The current generation of cloud computing infrastructures do not provide any security against untrusted cloud operators making them unsuitable for storing sensitive information such as medical records, financial records or high impact business data. To address this we are pursuing various research projects that range from theory to practice.
Homomorphic cryptography. The most common use of encryption is to provide confidentiality by hiding all useful information about the plaintext. Encryption, however, renders data useless in the sense that one loses the ability to operate on it. To address this we are designing cryptosystems that support a variety of computations on encrypted data, ranging from general-purpose computations to special-purpose computations. Our research on homomorphic cryptography includes work on fully-homomorphic encryption (FHE), somewhat homomorphic encryption (SHE), searchable encryption, structured encryption, functional encryption and garbled circuits.
Proofs of storage. Using a proof of storage (also known as a proof of data possession or a proof of retrievability) a client can verify whether the cloud operator has tampered with its data. In particular, this can be done without the client storing a local copy of the data and without it having to retrieve any of the data. In fact, the work for the client is negligible no matter how large the data is.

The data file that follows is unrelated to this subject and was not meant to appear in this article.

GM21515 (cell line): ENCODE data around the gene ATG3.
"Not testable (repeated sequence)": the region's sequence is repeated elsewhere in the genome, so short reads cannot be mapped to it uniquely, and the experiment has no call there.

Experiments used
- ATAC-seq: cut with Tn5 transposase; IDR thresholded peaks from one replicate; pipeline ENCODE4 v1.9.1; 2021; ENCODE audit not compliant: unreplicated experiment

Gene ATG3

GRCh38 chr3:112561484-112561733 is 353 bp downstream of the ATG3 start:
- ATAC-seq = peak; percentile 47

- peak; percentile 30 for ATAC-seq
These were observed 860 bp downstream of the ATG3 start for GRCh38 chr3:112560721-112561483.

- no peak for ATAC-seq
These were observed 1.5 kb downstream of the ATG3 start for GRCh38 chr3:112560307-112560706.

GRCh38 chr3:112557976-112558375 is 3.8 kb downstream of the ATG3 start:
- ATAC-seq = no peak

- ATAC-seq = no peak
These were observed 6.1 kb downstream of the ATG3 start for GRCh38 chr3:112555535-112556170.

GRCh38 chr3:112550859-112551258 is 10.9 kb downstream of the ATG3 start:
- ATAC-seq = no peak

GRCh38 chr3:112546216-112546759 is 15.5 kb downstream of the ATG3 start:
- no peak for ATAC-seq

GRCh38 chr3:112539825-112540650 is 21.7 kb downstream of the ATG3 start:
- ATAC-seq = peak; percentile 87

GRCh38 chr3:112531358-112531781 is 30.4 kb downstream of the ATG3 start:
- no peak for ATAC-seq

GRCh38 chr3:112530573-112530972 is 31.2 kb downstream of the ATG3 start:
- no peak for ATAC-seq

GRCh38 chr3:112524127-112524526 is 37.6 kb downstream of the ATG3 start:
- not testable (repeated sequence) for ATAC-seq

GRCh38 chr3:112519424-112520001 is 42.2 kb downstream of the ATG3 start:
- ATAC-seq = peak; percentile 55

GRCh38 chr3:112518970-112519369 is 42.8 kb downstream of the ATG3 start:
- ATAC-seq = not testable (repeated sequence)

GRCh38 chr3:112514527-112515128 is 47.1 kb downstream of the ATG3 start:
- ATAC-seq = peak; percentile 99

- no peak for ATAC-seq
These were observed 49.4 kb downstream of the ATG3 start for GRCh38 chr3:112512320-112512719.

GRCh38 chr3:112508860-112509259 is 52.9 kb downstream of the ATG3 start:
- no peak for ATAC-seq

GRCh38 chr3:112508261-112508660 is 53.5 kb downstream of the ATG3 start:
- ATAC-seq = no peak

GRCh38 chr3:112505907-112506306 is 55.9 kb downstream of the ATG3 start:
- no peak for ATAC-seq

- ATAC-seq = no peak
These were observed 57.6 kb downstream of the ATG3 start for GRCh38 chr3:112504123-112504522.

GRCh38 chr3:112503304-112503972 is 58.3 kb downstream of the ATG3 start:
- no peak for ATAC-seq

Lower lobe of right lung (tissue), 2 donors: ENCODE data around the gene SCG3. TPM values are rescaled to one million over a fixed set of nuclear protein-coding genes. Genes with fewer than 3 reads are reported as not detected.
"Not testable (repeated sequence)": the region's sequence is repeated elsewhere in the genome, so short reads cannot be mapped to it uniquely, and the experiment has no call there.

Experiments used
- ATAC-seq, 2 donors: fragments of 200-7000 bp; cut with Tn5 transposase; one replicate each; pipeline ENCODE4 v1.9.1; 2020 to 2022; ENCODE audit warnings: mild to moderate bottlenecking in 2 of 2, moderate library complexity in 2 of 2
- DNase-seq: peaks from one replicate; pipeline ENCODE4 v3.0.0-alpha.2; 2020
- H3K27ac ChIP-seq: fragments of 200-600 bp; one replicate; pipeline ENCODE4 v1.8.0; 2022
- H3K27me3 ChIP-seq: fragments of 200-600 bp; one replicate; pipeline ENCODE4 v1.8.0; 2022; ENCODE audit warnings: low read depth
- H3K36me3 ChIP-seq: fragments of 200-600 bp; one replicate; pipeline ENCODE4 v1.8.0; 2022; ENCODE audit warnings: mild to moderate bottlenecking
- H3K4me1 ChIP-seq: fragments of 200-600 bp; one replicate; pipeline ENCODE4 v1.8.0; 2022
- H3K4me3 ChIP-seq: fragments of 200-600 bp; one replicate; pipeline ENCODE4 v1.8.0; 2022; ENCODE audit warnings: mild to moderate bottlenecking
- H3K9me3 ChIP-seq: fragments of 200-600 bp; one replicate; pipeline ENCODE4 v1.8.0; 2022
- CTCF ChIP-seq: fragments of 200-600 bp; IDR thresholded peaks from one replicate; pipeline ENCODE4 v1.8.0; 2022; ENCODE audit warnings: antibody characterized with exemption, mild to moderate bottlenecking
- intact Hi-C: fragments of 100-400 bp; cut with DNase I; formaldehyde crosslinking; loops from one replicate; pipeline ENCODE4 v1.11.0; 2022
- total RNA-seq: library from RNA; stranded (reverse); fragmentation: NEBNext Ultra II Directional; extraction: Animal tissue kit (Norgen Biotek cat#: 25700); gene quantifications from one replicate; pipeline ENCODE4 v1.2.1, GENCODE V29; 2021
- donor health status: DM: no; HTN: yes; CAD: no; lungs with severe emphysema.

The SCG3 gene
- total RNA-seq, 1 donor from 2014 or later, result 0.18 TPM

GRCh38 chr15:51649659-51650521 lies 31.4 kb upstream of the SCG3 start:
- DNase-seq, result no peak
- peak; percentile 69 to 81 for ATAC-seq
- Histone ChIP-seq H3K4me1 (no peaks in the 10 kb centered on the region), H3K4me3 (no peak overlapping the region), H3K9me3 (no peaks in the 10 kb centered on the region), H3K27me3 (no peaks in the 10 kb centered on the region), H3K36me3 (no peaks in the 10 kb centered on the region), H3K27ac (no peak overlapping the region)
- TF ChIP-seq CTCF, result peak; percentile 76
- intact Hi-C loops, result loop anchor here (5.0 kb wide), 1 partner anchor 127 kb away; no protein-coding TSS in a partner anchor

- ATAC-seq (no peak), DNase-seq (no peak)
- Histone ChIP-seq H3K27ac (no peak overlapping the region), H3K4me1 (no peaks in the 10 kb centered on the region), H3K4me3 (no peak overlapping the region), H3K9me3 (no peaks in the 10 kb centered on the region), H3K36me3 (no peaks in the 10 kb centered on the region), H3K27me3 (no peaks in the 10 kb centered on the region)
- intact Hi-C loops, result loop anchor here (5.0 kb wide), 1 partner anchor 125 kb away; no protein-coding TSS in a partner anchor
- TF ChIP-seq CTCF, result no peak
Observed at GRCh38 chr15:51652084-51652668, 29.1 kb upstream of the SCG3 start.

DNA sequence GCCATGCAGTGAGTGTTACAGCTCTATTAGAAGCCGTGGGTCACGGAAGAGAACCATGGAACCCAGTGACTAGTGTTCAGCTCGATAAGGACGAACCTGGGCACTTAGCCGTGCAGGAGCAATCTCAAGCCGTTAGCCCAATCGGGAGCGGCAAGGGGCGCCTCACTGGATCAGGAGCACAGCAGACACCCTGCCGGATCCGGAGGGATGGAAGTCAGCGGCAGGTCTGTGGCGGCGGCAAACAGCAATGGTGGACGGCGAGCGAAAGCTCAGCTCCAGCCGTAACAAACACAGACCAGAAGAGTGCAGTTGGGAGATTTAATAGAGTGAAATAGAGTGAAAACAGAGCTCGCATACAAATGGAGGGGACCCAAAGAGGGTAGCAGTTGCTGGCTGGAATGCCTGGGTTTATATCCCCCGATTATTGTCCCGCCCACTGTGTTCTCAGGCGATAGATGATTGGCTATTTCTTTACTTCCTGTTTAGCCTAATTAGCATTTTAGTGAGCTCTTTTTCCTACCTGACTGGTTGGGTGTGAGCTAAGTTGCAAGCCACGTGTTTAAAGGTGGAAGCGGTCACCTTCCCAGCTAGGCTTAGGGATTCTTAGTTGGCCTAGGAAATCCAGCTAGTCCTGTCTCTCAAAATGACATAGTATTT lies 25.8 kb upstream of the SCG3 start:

Secure cloud storage systems. We are designing cloud storage systems that provide confidentiality, integrity and verifiability of client data against an untrusted cloud provider. Our systems provide security without sacrificing efficiency and utility by making use of new cryptographic techniques like homomorphic encryption, searchable encryption, verifiable computation and proofs of storage.